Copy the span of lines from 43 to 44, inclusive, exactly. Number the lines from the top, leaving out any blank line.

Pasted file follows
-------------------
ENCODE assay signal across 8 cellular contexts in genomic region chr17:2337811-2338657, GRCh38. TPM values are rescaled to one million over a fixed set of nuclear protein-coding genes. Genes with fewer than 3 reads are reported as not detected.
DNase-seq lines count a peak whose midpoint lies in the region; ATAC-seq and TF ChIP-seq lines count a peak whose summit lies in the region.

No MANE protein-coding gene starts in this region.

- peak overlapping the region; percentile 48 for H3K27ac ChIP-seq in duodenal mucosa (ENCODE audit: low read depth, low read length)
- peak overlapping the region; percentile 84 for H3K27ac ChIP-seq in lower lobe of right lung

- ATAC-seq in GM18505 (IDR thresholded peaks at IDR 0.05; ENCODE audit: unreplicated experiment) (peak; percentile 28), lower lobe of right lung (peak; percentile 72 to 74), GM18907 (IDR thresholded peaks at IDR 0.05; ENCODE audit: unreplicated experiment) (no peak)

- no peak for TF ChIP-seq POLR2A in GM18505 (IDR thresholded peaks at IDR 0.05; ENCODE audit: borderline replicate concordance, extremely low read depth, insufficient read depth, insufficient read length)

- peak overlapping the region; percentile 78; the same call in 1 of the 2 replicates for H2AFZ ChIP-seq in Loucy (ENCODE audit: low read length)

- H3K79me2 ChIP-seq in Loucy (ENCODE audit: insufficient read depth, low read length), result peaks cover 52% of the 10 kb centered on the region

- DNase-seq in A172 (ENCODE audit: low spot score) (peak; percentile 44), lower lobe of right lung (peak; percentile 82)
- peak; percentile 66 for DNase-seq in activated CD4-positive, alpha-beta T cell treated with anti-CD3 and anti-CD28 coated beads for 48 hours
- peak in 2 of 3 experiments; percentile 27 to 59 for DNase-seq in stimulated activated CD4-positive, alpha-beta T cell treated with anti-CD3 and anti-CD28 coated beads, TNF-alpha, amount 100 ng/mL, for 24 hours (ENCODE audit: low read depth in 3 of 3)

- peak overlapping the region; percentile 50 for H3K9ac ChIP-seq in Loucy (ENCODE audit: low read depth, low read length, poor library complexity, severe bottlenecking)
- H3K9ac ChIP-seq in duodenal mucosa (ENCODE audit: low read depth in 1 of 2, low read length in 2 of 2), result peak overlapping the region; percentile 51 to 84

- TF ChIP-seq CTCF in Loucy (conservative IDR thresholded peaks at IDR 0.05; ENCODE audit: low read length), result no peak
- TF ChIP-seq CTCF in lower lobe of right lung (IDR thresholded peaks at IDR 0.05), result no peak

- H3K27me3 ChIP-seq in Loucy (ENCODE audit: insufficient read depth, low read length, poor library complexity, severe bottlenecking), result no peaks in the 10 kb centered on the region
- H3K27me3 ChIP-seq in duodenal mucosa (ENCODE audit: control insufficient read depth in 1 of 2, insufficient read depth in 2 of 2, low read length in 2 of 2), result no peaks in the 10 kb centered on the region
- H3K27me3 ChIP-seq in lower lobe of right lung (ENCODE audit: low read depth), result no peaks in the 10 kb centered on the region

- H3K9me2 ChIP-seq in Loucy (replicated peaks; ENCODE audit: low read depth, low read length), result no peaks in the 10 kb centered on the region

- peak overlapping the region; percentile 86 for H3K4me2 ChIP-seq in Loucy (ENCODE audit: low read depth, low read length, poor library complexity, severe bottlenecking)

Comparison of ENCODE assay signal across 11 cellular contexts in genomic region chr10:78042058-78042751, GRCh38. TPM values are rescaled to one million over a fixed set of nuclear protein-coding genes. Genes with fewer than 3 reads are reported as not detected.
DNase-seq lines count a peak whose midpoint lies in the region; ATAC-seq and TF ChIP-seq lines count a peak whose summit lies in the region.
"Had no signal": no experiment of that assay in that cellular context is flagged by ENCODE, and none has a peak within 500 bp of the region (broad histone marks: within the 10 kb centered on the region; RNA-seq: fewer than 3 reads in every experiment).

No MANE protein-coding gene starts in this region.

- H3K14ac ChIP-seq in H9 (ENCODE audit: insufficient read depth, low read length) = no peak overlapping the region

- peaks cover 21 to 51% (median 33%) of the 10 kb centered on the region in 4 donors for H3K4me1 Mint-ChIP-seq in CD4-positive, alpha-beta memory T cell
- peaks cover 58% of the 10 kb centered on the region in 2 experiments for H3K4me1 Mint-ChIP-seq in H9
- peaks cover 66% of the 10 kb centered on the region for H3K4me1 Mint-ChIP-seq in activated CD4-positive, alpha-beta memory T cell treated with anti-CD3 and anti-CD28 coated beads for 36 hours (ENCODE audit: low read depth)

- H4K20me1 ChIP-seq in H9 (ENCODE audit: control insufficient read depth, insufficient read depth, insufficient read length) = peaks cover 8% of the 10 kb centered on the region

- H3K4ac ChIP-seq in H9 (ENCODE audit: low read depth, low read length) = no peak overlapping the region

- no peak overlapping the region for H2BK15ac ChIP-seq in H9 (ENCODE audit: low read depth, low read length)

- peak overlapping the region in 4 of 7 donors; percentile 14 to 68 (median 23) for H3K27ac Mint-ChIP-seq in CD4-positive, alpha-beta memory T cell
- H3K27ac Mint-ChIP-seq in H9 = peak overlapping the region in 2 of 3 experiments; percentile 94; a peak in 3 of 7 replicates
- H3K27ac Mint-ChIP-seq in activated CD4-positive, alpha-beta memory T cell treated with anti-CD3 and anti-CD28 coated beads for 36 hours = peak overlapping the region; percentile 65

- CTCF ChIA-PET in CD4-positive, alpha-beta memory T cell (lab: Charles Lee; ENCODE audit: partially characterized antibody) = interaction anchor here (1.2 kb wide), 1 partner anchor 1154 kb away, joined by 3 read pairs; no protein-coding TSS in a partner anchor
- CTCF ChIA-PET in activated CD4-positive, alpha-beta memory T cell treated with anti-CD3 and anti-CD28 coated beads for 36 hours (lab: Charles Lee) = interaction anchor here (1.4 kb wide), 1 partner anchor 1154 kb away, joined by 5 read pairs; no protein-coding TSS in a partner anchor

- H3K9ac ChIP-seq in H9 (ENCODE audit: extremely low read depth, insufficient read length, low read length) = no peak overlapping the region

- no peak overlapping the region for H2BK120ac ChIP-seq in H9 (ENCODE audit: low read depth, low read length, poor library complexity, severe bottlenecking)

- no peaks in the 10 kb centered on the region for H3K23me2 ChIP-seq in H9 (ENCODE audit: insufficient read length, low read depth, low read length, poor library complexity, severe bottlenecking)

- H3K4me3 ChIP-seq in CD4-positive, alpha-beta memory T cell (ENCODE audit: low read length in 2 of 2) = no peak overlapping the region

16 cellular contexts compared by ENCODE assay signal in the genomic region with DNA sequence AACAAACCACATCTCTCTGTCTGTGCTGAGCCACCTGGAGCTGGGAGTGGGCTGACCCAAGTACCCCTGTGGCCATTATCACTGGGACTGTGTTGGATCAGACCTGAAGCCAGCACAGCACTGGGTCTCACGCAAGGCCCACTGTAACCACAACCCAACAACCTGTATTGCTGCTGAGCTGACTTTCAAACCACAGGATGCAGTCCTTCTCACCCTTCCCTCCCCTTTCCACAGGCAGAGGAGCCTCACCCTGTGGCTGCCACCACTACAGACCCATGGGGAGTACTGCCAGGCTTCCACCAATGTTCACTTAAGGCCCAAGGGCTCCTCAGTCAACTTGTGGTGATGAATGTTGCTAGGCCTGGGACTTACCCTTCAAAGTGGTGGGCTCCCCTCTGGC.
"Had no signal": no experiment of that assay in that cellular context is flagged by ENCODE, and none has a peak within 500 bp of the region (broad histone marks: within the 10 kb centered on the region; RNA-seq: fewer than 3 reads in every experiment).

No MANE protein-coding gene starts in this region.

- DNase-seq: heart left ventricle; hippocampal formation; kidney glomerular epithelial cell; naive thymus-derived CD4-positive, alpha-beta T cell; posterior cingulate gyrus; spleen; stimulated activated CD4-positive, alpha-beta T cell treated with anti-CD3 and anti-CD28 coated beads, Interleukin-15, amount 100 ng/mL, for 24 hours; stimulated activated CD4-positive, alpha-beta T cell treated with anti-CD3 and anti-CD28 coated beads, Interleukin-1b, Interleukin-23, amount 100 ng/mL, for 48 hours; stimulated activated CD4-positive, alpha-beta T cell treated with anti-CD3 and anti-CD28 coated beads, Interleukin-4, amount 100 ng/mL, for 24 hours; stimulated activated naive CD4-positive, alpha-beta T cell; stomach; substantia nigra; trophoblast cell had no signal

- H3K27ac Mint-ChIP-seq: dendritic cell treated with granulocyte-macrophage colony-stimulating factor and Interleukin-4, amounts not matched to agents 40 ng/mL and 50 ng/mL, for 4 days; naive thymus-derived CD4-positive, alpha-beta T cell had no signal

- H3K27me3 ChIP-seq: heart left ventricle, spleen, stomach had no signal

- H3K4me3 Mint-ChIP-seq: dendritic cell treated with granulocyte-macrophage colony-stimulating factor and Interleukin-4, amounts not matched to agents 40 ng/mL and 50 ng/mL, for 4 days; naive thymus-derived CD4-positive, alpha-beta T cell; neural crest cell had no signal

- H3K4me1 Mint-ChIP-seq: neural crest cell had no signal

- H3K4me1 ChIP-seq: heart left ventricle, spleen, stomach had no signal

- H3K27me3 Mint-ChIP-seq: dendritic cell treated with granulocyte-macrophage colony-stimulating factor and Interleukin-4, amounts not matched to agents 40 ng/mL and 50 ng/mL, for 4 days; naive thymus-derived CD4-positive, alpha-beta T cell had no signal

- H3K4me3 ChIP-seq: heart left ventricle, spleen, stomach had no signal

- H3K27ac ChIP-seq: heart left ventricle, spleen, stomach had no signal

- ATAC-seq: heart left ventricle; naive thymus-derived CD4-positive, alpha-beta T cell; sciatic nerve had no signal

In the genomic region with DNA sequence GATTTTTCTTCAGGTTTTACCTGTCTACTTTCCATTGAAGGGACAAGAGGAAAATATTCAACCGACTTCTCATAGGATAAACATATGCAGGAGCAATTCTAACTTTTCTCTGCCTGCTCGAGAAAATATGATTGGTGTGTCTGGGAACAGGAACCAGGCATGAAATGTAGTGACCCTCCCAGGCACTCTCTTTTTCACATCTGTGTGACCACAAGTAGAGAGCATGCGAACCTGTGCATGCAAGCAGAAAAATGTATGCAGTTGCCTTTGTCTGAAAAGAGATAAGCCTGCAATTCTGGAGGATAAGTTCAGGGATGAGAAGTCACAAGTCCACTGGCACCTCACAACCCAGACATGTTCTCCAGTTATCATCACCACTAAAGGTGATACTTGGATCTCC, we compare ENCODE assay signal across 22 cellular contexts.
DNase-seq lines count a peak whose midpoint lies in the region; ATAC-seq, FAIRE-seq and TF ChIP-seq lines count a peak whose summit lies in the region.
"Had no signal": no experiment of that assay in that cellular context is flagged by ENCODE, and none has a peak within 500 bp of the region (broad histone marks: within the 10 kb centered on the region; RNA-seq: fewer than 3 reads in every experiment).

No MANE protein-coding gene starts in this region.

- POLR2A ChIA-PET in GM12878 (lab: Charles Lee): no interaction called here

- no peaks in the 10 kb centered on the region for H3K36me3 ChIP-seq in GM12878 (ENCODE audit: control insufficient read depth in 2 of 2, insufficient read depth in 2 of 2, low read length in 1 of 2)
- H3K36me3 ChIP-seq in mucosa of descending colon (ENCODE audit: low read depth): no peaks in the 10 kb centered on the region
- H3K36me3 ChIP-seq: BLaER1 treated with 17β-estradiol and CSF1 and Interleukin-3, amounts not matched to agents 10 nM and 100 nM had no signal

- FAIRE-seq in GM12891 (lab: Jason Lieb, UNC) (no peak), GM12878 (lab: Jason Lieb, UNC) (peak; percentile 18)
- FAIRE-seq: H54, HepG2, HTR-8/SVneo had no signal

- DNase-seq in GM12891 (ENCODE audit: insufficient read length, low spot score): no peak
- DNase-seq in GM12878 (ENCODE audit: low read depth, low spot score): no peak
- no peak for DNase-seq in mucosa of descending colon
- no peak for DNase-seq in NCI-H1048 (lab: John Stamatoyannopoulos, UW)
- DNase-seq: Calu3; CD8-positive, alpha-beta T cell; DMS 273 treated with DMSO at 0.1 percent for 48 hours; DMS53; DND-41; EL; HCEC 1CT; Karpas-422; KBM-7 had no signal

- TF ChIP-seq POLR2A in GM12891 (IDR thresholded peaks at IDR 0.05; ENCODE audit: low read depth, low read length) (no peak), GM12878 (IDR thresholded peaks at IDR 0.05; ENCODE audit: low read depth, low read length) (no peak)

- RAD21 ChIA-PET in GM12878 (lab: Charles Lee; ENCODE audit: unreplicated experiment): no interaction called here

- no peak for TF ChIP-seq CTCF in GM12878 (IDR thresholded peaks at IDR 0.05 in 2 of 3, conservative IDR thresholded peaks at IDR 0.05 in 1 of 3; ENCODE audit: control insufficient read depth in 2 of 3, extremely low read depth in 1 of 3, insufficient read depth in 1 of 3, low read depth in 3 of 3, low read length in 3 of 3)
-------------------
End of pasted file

"Had no signal": no experiment of that assay in that cellular context is flagged by ENCODE, and none has a peak within 500 bp of the region (broad histone marks: within the 10 kb centered on the region; RNA-seq: fewer than 3 reads in every experiment).

No MANE protein-coding gene starts in this region.